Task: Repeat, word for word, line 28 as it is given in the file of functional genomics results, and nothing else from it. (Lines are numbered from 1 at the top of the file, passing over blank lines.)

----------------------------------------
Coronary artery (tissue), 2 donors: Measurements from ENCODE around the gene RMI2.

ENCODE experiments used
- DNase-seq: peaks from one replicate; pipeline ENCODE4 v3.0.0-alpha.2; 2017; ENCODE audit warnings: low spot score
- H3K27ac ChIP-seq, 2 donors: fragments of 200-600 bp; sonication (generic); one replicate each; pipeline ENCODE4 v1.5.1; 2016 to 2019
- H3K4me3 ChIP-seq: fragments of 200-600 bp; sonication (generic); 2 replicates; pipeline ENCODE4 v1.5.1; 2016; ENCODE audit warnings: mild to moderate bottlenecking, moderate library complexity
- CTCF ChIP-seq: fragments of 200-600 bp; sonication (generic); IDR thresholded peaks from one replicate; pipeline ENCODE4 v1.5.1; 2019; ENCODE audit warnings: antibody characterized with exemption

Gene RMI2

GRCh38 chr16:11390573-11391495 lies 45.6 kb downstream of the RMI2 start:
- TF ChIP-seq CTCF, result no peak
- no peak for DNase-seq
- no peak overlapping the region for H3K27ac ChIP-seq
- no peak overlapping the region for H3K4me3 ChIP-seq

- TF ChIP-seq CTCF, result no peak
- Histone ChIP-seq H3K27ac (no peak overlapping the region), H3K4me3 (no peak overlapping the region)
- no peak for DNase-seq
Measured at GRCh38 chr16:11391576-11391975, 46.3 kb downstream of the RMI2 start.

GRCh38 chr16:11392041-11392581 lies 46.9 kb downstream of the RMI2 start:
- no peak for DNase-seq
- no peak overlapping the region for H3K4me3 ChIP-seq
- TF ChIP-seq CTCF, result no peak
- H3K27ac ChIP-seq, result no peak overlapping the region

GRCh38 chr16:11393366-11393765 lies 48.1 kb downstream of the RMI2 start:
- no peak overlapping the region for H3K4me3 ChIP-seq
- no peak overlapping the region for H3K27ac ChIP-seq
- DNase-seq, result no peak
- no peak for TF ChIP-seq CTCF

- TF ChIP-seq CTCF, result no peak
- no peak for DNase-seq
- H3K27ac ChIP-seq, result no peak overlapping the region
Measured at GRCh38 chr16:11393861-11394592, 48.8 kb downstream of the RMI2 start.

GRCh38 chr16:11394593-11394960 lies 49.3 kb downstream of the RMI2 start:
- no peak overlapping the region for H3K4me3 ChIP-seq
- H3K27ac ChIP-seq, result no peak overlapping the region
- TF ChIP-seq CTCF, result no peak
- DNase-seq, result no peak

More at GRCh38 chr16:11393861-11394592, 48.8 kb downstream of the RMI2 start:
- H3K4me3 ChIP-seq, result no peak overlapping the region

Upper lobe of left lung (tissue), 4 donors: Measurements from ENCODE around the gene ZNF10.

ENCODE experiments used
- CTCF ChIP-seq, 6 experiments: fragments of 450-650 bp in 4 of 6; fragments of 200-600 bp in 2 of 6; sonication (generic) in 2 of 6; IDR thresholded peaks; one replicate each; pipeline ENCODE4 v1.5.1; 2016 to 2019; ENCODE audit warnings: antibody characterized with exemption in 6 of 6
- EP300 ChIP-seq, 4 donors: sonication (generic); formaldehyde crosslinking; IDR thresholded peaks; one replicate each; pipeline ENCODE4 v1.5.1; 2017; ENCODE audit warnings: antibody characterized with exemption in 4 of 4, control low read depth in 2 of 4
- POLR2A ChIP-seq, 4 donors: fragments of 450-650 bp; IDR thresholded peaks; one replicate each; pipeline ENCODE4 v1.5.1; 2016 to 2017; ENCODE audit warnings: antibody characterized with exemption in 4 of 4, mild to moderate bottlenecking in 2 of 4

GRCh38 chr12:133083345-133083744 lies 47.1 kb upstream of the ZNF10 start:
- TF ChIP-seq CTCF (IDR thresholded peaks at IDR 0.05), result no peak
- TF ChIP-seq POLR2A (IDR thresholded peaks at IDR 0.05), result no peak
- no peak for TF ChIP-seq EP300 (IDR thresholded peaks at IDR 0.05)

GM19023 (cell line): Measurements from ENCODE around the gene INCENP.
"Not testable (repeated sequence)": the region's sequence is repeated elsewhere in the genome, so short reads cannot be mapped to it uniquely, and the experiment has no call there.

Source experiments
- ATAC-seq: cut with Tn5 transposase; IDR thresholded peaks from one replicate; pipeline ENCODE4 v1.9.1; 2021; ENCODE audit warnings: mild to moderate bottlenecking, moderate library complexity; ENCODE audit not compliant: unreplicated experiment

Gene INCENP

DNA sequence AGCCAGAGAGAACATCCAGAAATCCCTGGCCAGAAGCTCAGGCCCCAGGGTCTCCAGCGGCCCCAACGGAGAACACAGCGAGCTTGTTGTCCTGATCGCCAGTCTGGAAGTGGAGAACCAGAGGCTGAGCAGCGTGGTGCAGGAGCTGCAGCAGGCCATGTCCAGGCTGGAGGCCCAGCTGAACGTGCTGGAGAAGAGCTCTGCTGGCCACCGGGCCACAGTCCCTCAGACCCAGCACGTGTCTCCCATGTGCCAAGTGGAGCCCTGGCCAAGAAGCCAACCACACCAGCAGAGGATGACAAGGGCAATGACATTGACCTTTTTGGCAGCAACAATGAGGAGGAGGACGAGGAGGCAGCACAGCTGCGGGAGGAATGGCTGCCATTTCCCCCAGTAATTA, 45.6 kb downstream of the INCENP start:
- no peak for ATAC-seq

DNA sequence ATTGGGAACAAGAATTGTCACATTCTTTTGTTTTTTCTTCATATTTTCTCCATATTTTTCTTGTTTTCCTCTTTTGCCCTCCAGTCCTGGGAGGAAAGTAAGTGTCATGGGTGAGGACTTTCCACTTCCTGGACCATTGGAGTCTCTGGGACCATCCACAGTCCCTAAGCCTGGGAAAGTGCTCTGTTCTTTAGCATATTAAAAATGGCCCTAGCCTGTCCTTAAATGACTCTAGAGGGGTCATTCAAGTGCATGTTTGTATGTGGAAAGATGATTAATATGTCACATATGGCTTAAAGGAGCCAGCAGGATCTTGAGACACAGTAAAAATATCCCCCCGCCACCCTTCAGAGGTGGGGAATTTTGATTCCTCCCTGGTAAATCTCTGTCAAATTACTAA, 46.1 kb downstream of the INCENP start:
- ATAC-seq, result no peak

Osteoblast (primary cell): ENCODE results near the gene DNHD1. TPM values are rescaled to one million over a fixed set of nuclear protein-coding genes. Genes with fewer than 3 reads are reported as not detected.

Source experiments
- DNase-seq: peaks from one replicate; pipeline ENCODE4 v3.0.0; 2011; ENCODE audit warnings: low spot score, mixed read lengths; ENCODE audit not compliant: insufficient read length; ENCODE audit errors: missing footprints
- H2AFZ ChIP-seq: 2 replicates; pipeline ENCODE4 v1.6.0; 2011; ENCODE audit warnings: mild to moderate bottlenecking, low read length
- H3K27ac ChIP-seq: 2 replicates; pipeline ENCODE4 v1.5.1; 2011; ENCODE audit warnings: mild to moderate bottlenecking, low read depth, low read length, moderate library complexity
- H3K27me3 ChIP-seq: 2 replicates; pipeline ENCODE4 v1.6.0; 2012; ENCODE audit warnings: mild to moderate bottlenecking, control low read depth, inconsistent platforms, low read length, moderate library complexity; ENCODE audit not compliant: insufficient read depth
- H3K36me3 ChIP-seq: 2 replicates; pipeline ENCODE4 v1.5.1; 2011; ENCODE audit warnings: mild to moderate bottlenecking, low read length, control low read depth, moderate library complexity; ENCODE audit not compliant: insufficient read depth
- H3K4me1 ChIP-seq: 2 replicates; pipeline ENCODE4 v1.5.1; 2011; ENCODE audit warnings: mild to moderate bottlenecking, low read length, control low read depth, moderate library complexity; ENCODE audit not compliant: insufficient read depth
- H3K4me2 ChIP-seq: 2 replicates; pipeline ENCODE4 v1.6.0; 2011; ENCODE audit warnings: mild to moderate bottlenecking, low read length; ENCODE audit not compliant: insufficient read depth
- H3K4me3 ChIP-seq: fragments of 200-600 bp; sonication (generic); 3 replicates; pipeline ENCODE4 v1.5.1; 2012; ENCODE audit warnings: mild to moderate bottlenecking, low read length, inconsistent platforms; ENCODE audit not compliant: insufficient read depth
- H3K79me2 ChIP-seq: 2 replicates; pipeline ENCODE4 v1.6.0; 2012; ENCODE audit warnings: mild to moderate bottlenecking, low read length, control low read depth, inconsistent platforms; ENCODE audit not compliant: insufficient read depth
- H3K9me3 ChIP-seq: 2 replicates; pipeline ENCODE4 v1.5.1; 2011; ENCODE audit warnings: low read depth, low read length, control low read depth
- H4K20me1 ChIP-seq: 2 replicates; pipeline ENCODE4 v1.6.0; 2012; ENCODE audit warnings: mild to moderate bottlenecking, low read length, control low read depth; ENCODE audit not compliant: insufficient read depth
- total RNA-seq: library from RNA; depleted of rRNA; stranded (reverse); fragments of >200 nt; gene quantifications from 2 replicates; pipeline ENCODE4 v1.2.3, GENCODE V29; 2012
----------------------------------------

- no peak for DNase-seq